Surging Covid cases in Bengal, Tamil Nadu and Kerala require the Election Commission to rethink how poll campaigns are conducted for the foreseeable future. Political rallies are the macro campaigning mode of choice for top leaders, often with large crowds bussed in from nearby areas. With the pandemic, it is important to conduct elections – a vital expression of popular democratic will – in the safest way possible. Unfortunately, there has been rampant neglect of Covid appropriate norms, which has hit home now as another deadly Covid wave.
The correlation is stark. Bengal witnessed a 448% jump in active caseload, Tamil Nadu 309% and Kerala 111% over the fortnight ending April 13. At any given time, one or more states are engaged in assembly elections, bypolls or civic body polls – making elections a permanent feature of India’s political landscape. This is where election authorities must intervene more energetically to enforce their own guidelines for Covid appropriate behaviour. Lodging FIRs against rally organisers is ineffectual given the poor prosecution record in poll time offences.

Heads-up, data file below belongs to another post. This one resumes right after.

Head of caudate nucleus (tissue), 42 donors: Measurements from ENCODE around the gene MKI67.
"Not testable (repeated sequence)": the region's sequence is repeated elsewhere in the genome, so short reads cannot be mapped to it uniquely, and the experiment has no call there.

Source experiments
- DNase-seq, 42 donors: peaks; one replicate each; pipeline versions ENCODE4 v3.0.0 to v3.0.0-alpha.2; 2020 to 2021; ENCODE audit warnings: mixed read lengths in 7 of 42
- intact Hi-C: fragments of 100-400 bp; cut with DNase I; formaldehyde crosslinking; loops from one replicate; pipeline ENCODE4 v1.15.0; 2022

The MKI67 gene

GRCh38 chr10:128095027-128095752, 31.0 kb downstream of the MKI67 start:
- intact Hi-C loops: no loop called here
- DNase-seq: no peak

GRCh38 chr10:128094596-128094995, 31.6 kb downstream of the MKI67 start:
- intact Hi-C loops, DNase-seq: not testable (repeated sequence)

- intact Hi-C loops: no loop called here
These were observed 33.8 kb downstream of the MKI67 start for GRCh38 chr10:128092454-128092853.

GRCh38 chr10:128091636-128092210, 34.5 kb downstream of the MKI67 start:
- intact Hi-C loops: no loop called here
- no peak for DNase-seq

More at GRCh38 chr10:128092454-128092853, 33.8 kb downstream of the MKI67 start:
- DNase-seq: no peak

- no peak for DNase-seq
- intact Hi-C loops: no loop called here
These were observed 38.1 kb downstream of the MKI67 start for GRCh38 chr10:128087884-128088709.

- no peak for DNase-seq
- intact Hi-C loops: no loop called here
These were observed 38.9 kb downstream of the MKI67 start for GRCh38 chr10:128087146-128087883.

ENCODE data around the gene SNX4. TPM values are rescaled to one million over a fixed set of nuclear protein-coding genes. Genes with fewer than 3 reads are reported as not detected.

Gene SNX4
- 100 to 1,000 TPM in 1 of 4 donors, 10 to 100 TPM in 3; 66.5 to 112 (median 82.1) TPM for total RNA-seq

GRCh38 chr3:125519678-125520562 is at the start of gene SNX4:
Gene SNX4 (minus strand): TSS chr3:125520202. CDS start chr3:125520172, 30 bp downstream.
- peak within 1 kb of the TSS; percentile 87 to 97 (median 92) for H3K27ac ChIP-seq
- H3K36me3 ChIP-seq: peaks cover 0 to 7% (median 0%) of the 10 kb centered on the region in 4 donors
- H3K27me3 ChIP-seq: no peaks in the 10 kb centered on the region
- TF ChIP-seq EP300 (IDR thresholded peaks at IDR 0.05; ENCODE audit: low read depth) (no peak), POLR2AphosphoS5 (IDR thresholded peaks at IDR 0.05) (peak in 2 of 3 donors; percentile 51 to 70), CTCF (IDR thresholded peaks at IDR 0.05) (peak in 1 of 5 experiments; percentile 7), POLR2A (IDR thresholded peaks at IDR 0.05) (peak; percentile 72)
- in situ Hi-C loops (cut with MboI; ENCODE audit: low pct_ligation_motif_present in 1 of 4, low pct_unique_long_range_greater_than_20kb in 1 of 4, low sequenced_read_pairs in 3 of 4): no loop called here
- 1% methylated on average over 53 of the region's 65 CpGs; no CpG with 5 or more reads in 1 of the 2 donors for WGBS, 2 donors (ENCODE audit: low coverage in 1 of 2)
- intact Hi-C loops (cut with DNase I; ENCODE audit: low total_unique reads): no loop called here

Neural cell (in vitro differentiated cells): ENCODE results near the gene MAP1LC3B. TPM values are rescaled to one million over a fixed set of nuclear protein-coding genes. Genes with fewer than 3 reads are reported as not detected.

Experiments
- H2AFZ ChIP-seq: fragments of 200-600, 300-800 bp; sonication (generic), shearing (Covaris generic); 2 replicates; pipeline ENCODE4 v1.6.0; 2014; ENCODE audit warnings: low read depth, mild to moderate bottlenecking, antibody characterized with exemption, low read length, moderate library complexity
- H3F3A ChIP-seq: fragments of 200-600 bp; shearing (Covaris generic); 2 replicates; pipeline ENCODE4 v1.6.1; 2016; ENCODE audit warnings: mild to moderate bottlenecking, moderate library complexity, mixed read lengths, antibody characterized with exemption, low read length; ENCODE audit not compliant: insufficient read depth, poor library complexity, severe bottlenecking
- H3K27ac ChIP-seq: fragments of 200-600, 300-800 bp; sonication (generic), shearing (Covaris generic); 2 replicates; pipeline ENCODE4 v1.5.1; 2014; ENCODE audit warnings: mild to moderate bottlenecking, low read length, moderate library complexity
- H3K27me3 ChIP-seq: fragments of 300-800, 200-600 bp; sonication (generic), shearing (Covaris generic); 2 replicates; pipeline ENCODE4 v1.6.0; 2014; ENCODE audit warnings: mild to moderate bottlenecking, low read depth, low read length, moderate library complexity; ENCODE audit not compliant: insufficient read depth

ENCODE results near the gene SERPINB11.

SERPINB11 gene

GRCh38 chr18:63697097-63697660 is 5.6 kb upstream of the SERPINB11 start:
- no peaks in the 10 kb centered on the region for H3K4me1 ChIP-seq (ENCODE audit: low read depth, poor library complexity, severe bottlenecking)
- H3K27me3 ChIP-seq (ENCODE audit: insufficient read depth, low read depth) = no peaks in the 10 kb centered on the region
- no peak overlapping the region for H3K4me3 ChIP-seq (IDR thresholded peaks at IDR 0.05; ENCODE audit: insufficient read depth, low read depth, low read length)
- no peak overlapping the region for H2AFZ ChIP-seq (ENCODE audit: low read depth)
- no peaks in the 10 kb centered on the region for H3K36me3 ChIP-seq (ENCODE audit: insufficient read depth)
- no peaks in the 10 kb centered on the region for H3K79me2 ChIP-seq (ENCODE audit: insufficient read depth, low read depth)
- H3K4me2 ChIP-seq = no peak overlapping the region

Unable to roll up the remaining Bengal phases into one big election day and considering the egregious violations so far, the least EC can do is cancel all physical political rallies now, going beyond limiting them to certain hours of the day or passing the buck to district election officers. The alternative – recurring super spreader rallies – has become morally untenable amid mounting loss of lives. UP’s panchayat elections while caseloads are mushrooming across its big cities could fan the pandemic deep into the interiors. Current national surge could recede, only to be followed by more variants and waves. This necessitates a thorough shift to safe political mobilisations. Business as usual is an unaffordable luxury until this virus is conclusively tamed.
This piece appeared as an editorial opinion in the print edition of The Times of India.
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